The DVD Forum, the group supporting the HD-DVD optical disc format for high-definition video, received a boost in its battle against the rival Blu-ray Disc format with pledges of support from four Hollywood studios and a major cable network.
Paramount Pictures, Universal Pictures, Warner Bros. Pictures, New Line Cinema and HBO will use the HD-DVD format.
The studios didn’t announce the names or number of titles to be released using the format, and there was no mention of timing, with the exception of a pledge from Universal to have content available by December 2005, the IDG News Service reported.
This the first time that any Hollywood studio — with the exception of Sony Pictures, which is owned by Blu-ray Disc backer Sony — has announced support for one format. In October, Twentieth Century Fox Film joined the Blu-ray Disc Association, but stopped short of committing to release any content in that format.
Both the HD-DVD and Blu-ray Disc use blue lasers in their optical systems. The discs are the same size as CDs or DVDs, but offer data storage capacities several times greater than a DVD. The extra capacity provides enough room to hold high-definition versions of movies and other content.
Toshiba and NEC back the HD-DVD format. The format is being developed under the umbrella of the DVD Forum, the group that developed the DVD format. Blu-ray Disc has more major backers: Dell, Hewlett-Packard, Hitachi, LG Electronics, Matsushita Electric Industrial (Panasonic), Mitsubishi Electric, Philips Electronics NV, Pioneer Electronics, Samsung Electronics, Sharp, Sony, TDK, Thomson Multimedia and Twentieth Century Fox.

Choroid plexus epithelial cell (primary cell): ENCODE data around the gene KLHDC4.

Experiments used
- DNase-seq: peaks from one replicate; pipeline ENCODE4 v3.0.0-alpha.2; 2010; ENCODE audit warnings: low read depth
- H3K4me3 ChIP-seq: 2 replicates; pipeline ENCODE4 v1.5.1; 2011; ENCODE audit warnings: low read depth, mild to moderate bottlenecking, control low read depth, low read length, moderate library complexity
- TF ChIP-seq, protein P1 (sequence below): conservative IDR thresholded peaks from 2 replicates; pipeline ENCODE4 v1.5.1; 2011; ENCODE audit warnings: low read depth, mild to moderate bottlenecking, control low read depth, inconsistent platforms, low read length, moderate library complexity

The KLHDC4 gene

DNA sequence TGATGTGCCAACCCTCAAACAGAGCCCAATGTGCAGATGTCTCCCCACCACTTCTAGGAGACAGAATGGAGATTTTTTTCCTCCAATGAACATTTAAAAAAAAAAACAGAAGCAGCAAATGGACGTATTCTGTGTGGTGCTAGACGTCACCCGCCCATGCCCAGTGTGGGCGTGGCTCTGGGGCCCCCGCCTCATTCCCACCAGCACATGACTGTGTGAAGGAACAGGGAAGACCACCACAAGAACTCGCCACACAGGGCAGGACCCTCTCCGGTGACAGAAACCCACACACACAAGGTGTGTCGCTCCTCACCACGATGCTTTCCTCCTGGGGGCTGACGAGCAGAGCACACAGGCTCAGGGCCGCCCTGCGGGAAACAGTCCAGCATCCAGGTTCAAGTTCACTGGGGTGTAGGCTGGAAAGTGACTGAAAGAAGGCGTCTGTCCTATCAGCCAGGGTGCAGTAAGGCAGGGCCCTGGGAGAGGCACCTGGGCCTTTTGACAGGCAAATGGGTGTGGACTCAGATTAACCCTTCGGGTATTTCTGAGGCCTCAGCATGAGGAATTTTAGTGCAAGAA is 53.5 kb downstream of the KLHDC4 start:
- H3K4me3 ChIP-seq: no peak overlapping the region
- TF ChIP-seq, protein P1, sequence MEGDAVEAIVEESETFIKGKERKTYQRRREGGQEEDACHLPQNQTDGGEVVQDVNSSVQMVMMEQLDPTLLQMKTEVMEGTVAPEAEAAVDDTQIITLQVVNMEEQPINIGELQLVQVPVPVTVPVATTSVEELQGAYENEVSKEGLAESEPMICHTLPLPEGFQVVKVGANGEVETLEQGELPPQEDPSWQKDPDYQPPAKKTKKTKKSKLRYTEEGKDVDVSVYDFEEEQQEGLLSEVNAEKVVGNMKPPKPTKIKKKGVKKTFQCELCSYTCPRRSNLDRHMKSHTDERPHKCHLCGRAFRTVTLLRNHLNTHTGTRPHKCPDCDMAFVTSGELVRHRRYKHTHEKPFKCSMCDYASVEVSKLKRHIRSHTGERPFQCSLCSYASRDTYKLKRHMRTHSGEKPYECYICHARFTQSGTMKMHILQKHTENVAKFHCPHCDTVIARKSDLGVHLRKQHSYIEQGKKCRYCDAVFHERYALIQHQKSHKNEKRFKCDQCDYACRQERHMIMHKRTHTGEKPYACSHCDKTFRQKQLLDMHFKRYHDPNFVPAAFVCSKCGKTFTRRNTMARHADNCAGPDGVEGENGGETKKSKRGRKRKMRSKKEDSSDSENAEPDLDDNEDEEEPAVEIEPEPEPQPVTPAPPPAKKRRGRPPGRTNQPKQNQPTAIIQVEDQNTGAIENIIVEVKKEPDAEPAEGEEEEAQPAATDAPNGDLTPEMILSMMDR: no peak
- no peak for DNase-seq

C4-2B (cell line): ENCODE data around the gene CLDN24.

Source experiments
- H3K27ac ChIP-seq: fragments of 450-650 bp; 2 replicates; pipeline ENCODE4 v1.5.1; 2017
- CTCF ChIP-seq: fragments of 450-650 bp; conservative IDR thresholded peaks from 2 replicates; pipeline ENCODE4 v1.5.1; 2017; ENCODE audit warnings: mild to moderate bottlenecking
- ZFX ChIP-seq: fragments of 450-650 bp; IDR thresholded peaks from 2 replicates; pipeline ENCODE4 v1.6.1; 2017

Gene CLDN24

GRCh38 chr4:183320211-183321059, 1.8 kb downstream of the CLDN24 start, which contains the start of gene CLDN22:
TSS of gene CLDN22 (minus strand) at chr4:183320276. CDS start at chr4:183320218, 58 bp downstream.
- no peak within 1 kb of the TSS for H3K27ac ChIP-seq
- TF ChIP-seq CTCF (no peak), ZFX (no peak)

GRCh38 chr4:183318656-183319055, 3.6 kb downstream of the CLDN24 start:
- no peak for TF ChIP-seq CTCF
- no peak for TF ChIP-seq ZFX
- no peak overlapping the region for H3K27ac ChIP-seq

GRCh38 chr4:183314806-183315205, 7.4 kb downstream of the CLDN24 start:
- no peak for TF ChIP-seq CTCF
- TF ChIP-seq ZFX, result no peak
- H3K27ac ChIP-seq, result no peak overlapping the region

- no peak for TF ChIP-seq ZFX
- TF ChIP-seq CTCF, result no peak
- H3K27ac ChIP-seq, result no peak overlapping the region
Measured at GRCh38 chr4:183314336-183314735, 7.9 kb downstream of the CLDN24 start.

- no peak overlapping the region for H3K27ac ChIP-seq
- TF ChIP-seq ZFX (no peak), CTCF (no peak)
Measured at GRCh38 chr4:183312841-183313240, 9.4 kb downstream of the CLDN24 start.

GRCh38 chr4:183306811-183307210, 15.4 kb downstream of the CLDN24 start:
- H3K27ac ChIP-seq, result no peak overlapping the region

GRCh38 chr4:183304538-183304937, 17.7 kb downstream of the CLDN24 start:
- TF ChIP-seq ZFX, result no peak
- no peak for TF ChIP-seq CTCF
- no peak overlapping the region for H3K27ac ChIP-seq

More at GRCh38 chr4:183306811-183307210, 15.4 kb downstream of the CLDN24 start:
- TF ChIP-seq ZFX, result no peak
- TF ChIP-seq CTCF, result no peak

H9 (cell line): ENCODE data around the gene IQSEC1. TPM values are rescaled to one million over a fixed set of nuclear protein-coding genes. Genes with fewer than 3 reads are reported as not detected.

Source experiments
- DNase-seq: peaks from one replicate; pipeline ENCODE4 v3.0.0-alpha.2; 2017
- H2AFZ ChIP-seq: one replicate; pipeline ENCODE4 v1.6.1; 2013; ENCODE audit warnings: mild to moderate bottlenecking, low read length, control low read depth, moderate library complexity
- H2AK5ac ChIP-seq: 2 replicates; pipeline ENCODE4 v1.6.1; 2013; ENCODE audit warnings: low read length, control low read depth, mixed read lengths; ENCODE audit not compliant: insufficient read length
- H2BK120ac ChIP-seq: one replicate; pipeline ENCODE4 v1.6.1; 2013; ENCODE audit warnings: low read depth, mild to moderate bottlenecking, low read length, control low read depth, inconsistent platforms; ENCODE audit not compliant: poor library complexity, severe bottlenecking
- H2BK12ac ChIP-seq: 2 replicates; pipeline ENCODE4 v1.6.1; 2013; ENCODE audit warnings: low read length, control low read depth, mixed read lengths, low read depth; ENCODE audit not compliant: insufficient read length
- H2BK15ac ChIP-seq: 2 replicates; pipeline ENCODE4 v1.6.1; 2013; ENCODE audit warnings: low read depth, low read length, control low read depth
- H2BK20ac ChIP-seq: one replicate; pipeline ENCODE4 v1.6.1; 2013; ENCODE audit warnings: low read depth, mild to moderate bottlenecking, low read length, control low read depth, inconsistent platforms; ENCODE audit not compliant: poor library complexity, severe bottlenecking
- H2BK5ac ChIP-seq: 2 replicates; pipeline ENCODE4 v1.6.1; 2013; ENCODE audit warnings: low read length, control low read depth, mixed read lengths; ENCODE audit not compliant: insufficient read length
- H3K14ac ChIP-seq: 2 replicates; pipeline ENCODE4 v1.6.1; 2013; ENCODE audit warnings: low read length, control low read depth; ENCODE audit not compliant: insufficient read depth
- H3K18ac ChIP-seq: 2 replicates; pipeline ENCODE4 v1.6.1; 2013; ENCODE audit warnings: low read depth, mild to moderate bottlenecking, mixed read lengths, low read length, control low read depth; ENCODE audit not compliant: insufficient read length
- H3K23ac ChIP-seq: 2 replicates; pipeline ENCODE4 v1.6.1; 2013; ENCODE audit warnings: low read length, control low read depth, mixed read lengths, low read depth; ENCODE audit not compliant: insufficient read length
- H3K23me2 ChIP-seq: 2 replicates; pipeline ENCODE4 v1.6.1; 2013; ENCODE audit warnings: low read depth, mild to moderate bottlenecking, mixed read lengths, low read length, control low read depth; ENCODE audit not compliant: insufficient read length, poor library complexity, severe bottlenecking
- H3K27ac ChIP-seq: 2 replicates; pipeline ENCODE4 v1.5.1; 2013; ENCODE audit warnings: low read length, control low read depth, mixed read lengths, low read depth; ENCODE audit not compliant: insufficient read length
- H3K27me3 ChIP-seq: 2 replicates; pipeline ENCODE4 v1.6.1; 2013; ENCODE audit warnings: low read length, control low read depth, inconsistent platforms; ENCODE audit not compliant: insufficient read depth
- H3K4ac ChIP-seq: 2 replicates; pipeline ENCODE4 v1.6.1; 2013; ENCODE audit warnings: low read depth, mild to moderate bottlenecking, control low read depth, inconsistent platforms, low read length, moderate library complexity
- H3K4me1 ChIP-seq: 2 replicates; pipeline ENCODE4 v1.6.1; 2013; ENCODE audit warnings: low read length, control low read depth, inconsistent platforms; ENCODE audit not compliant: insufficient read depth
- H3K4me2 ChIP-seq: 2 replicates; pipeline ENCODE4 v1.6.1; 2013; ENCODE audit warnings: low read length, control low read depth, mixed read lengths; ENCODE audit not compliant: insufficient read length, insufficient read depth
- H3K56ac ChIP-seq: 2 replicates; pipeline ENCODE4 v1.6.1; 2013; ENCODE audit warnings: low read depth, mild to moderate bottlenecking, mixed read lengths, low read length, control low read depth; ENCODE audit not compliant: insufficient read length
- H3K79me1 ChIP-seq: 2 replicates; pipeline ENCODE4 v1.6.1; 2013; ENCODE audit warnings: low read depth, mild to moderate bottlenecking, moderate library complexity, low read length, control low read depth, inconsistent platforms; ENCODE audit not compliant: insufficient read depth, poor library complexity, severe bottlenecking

To date, Sony Pictures is the only movie studio to announce plans to release content on the Blu-ray Disc format. Sony Computer Entertainment also plans to use the Blu-ray Disc in the successor to its PlayStation 2 console.
At present the only hardware available is for the Blu-ray Disc format. Sony and Panasonic have released HDTV recorders in Japan, and Sharp will sell a similar product shortly. However, these machines don’t include support for the Blu-ray Disc movie format, which is still being standardized.
On the HD-DVD side, Toshiba, NEC and Sanyo Electric said they are on schedule to release hardware in 2005. Included in Toshiba’s plans is an HD-DVD player.
Optical-disc maker Memory-Tech said it is ready to begin producing HD-DVDs. The company has already demonstrated test production and said it currently has five production lines each capable of producing 700,000 discs per month. By the beginning of 2005 it plans to add a sixth line.
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